I have decided to honor Grandpa Will's memory by selling this wall hanging at the 2015 Northern Michigan Relief Sale.  I think Grandpa Will would be pleased at the healing this project has brought me, and the healing and help the money raised will bring people in other parts of our hurting world.

Monday, August 11, 2014

Depth and Texture

Notice the pattern created by the turned bales of straw

This past week saw a lot of activity on our farm and in the surrounding fields.  Wheat harvest was upon us.  Even during all the busy hub-bub of life I noticed something that is important in quilting as well as life.  Texture and depth.  Without texture or depth, a quilt will seem flat and uninteresting.  If you add texture and depth to your quilts you cause people to stop and be drawn into the beauty of your art. 

Notice the contrast of dark and light

Texture and depth can be added in several ways.  The first is fabric choice.  There needs to be contrast in colors, so that the pattern can easily be seen.  Using shades of dark and light cause depth in our quilts.  

Stars of the Past
Second is batting choice.  Even though batting is never seen on the surface of the quilt, it adds visual effects once stitching is applied through all three layers.  Some batting will lay flat, giving very little puff or definition to the quilted areas. 

My quilt, Stars of the Past, had contrast in color, but the batting I chose, gave very little depth to the quilt.  This quilt laid very flat. I opted to do this because I made this quilt to be loved to death, not to be hung on the wall as a piece of art. 

If you want to add loft and depth to your quilt, choose a batting which has a high loft (puff) or consider doubling up your batting.  Some choose to layer a wool batt with a cotton batt for added loft.

The third way texture and depth is added is by your quilting.  Notice how the stippled effect of the sand behind the feather, causes the feather to come to the fore front of your vision.  Decide whether you want your quilting to be the focal point, or do you want the quilt pattern itself to be the focal point.

It is wise to take your time when deciding how to quilt your art.  You have already put a lot of time and love into your quilt and don't want to be disappointed in the outcome do to poor choices of the quilting design.  

"Oopsy Daisy"
                This week I did catch time here and there to sew.  Several years ago my sister gave me a bundle of fat quarters for my birthday.  They were flannel, and very girly.  Not something I would have ever picked out, which is the challenge I gave her. They laid in my stash and every once in awhile I would take them out, look at them awhile, and hope some spark of an idea would strike.  This week it did.  I now have a girly baby blanket waiting for a baby shower.  It will be nice to have a gift already made!  The one thing I found out is that flannel stretches!  I should have basted a little closer before I started quilting.  However the resulting puffiness due to extra fabric between stipples, gives it a cuddly effect. I wanted the daisy to stand out.  To make this happen, I opted to quilt the petals separately and then to stipple all over the background.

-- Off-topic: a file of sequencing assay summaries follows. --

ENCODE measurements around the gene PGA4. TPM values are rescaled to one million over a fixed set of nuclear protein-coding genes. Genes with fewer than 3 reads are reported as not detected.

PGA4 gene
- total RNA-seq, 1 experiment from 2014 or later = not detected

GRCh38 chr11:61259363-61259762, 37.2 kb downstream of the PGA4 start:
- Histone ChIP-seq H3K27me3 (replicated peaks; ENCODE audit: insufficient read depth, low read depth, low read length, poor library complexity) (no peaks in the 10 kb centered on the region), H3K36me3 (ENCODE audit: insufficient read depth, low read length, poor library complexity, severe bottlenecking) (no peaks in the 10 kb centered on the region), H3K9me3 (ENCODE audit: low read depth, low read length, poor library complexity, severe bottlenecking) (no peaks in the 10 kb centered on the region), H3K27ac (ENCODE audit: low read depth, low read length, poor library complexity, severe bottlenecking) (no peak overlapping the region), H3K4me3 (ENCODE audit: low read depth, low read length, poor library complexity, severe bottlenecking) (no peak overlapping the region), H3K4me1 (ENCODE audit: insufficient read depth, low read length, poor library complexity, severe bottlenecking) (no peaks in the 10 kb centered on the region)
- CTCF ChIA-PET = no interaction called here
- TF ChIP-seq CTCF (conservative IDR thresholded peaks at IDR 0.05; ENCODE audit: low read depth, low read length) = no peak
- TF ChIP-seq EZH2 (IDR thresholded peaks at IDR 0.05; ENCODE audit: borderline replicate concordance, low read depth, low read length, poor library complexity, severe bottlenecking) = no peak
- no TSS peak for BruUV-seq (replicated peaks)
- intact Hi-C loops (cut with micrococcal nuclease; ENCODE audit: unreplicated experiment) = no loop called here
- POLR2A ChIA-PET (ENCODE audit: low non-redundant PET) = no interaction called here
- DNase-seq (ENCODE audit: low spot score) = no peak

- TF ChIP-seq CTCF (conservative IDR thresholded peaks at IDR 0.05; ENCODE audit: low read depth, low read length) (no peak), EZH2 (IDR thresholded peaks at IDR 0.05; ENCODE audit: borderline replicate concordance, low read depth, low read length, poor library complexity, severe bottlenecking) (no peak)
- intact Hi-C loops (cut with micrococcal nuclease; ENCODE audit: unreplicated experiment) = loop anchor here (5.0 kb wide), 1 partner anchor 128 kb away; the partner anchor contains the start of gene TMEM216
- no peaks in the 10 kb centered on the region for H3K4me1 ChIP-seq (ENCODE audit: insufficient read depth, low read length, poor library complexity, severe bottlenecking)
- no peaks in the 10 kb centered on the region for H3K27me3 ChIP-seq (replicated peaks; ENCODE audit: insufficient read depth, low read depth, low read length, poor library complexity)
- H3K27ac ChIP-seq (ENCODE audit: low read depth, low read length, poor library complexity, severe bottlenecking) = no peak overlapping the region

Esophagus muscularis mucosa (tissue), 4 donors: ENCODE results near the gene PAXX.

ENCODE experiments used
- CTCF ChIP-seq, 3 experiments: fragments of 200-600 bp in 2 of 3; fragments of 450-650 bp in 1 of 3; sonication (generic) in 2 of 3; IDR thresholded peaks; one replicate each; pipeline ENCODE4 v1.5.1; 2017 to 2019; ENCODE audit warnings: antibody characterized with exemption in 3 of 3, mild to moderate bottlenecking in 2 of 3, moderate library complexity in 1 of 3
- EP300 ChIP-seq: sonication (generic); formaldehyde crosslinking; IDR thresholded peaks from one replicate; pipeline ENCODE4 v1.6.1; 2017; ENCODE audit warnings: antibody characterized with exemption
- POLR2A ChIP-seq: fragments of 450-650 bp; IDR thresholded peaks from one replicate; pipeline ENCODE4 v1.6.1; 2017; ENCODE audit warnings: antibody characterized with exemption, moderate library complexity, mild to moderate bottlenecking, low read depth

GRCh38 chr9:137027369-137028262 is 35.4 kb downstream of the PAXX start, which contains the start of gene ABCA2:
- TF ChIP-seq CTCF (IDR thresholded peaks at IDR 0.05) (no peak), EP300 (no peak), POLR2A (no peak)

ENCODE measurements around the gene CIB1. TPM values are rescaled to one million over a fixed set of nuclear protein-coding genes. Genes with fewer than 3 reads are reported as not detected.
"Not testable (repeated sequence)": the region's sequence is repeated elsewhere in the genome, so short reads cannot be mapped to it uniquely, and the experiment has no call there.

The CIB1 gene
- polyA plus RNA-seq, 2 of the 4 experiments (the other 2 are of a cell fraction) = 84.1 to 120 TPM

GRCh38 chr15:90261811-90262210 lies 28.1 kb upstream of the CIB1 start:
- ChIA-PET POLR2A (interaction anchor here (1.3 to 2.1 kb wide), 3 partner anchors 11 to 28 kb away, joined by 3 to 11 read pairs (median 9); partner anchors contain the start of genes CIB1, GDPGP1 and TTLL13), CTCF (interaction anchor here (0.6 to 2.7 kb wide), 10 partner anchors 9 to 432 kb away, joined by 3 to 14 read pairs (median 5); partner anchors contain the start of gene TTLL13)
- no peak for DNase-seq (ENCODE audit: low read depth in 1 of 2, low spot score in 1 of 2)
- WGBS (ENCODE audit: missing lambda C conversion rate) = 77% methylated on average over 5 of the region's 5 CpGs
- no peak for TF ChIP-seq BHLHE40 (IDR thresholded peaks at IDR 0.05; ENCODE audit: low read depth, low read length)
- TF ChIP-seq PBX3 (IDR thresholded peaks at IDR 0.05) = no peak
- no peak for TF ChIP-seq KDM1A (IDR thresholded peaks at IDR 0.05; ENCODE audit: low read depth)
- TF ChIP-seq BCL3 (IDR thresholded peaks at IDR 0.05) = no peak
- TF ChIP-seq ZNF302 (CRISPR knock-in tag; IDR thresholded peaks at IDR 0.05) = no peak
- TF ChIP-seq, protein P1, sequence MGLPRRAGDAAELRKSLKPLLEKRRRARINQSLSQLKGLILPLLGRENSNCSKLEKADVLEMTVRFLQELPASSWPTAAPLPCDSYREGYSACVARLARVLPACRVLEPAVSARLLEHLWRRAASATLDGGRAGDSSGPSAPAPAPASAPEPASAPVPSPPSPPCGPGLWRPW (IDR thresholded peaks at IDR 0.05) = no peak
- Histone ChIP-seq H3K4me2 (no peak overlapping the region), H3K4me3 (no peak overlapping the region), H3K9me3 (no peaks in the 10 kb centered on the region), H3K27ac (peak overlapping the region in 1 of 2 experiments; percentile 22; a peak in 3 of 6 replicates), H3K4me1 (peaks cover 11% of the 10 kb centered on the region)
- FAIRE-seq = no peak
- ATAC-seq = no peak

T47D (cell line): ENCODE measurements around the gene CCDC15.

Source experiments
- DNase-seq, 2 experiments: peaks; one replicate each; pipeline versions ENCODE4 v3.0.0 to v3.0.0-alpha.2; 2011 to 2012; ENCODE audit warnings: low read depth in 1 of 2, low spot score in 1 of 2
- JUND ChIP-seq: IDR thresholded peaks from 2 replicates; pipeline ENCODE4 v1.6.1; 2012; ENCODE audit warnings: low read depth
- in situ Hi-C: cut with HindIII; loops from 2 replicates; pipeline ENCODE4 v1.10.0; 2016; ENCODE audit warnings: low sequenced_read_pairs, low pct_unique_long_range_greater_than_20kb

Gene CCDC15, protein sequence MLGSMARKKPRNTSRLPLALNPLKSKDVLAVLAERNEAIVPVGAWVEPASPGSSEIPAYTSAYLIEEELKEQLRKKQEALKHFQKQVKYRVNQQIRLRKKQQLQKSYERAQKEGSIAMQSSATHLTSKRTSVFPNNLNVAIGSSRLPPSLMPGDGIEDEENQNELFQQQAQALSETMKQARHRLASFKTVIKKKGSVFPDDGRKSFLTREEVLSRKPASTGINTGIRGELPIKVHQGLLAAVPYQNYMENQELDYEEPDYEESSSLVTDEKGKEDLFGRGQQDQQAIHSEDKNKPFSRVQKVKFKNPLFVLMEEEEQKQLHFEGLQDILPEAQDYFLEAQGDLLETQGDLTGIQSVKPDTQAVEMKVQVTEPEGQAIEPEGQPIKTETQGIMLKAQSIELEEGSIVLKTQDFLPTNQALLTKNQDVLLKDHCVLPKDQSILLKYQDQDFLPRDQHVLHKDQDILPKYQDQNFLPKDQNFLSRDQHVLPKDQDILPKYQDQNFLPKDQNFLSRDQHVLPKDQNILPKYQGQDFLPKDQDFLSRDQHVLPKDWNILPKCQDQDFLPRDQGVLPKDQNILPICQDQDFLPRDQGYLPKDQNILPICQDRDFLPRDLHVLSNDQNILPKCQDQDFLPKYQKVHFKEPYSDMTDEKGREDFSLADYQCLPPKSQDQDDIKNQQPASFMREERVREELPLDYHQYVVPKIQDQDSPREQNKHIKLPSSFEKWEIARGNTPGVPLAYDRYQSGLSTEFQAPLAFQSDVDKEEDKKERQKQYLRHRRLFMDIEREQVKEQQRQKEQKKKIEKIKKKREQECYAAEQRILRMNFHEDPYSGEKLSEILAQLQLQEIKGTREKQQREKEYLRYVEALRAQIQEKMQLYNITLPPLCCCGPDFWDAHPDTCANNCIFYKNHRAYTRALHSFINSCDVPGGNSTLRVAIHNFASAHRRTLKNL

Detail of the daisy petals
Life Lesson:  Our lives also need texture and depth.  We've all met people, along the walk   of life, who are full of wisdom and depth, as well as people who are         shallow and concerned only with themselves. The people with depth in their lives are the ones who draw us into themselves.  These are the people we want to learn from.  Who we are depends on what we add to our lives.  Is it a love for people (depth) or a love of ourselves and things (flat and shallow)? 

Monday, August 4, 2014

Northern Michigan Relief Sale & Quilt Auction

This past weekend my family and I attended the annual Northern Michigan Relief Sale in Fairview, MI.  All proceeds from the quilt auction and sales of various crafts and food items go to Mennonite Central Committee (MCC). MCC provides disaster relief throughout the world.  They are often one of the first responders after a natural disaster.  MCC also has various ongoing projects to help people in rural third world countries.  They teach them farming and other skills so that they can work to support their families and villages. 
Crowd gathered to watch the quilt auction

The highlight of the sale is definitely the quilts. Comforters and quilts will sell anywhere from $50 for baby quilts to $2,000 for large exquisitely appliqued and hand-quilted quilts.   Here is a link to see more of the quilts sold on this year's auction. 

The Mariner's Compass quilt was my favorite and sold for $1,800.

Wise Old Owl - Color Challenge 2014

 Each year there is a color challenge.  I always enjoy laying out the five fabrics and deciding on my pattern.  This year's challenge fabrics screamed baby girl.  Since owls are so popular right now, I figured I'd jump on the band wagon. On Friday the public votes for "People's Choice".  Even though I didn't win this year, I was excited when my baby quilt sold for $80!